Newborn babies sleep much of the day, waking only to eat. As your baby gets older, however, she'll start staying awake for longer periods and take less frequent, but longer, naps. If your little one doesn't naturally adjust to this new nap schedule, it can interfere with the quality of her awake periods, which are necessary for development. It can also make it more difficult for you to get anything done around the house. Fortunately, you can increase the length of your baby's naps to ensure you're both getting what you want and need from the day's schedule.
Follow your baby's cues. When your baby is tired, she may lose interest in her toys, rub her eyes or start to become cranky. Putting her down for a nap at the first sign of tiredness and before she becomes overtired can make her less resistant to falling asleep and can help her sleep longer.
Lay her down while she's still awake. In order to prolong her naps, she must learn to self-soothe and go back to sleep if she awakes prematurely. If she's always asleep when placed for a nap, she might not learn this necessary skill.
Adjust your little one's environment so that it is conducive to sleep. Make sure she's not sleeping in a highly trafficked area, keep the lights dim, use a white noise machine if it helps and make sure the room temperature is comfortable.
Change your baby's diaper before putting her down to sleep. A wet diaper is a common cause of early waking that is easily prevented.
Pay attention to her feeding schedule. A hungry baby will not stay asleep, but you also don't want to use a feeding to put your baby down for a nap. Ideally, a nap should follow a short awake period that follows a meal.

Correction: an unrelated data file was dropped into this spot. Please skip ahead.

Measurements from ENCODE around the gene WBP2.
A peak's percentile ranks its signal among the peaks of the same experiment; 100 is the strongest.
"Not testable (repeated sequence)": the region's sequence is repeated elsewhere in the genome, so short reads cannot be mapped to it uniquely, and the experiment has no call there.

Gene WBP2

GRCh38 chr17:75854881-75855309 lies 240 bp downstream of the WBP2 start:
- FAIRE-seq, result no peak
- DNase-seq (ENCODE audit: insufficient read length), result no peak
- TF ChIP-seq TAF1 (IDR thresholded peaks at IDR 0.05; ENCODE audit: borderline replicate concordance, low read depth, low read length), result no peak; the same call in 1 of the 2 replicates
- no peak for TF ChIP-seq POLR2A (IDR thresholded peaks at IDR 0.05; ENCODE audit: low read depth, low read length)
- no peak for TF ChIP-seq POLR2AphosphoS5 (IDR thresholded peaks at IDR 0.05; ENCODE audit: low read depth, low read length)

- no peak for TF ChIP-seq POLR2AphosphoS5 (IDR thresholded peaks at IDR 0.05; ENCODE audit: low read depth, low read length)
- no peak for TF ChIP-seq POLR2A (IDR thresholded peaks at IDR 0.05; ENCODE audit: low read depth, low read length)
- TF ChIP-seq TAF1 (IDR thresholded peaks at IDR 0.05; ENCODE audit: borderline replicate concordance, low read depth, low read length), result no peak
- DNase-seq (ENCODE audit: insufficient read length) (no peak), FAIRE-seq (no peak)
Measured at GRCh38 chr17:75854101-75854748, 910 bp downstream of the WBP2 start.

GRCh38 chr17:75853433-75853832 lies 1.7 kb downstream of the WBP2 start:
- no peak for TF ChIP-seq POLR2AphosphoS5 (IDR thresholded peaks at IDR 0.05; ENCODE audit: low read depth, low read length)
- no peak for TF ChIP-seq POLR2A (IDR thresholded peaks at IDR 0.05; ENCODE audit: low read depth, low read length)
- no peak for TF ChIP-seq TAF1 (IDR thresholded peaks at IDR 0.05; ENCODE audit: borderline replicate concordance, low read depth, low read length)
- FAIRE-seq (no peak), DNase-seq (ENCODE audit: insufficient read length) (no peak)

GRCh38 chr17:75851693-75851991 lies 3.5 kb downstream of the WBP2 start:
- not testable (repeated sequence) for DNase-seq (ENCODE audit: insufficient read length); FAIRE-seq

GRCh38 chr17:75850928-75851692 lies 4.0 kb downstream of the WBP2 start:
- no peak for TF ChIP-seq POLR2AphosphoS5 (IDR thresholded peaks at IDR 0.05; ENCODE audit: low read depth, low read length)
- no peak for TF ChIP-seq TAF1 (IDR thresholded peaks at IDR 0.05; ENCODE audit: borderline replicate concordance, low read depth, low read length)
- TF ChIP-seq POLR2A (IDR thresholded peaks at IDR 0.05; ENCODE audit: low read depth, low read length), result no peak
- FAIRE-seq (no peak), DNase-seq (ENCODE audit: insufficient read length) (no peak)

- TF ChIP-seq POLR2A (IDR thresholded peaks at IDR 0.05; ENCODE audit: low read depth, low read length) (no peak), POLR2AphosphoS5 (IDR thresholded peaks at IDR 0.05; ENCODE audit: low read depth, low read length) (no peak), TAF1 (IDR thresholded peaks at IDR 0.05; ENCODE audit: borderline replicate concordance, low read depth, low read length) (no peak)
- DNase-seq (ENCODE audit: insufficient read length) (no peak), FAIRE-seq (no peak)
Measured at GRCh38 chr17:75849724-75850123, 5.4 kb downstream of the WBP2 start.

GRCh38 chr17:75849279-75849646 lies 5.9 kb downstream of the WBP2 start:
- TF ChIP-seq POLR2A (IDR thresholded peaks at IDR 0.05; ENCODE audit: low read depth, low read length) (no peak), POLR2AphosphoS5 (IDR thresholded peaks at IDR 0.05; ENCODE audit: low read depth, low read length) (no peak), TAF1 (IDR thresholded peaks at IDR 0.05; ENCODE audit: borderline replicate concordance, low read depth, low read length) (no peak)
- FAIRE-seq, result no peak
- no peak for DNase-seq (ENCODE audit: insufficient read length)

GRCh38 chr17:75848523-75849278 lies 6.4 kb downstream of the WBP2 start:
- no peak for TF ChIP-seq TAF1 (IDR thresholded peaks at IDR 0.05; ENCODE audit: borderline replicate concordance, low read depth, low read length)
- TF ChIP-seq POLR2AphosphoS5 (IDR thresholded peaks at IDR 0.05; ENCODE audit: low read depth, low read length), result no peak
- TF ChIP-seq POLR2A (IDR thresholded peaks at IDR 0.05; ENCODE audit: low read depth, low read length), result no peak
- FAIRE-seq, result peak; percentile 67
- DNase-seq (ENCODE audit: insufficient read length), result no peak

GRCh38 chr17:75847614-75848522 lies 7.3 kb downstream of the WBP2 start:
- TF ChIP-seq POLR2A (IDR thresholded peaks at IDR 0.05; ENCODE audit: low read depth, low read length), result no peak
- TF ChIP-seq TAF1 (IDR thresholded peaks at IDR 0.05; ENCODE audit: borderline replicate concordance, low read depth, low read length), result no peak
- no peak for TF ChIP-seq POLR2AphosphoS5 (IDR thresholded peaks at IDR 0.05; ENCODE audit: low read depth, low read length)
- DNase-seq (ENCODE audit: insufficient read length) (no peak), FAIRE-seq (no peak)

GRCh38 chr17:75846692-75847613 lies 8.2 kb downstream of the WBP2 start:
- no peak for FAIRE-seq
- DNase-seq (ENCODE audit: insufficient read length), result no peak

Swaddle your baby if she's startling herself awake at naptime. This can be a problem with some babies, especially newborns, due to an immature immune system. Experiment with different swaddling techniques to determine what works best for your baby. The American Academy of Pediatrics recommends placing your baby down on her back, checking her frequently for overheating and keeping the swaddling blanket away from her face.
Lengthen your baby's naps by removing one. If your little one is taking four 45-minute naps, delay one of them until it is almost time for the following nap. After a few days, your baby should start sleeping longer at this later nap. If this is successful, combine two other naps so that your baby is now taking two 90-minute naps every day.
Adjust her bedtime, when necessary, or move her naps to an earlier or later time during the day. Every baby is different, and some can go longer between naps than others, even from a young age. If your baby does well with longer naps, but then has trouble going to sleep at night, either move her naps to a slightly earlier time, or postpone her bedtime a little. Just make sure the total amount of time she sleeps every day is appropriate for her age.
Don't stress out. If naptime turns into a struggle, your baby will sense your tension and refuse sleep. Napping tends to sort itself out over time. If you have serious concerns about your baby's sleep schedule or overall development, consult her pediatrician.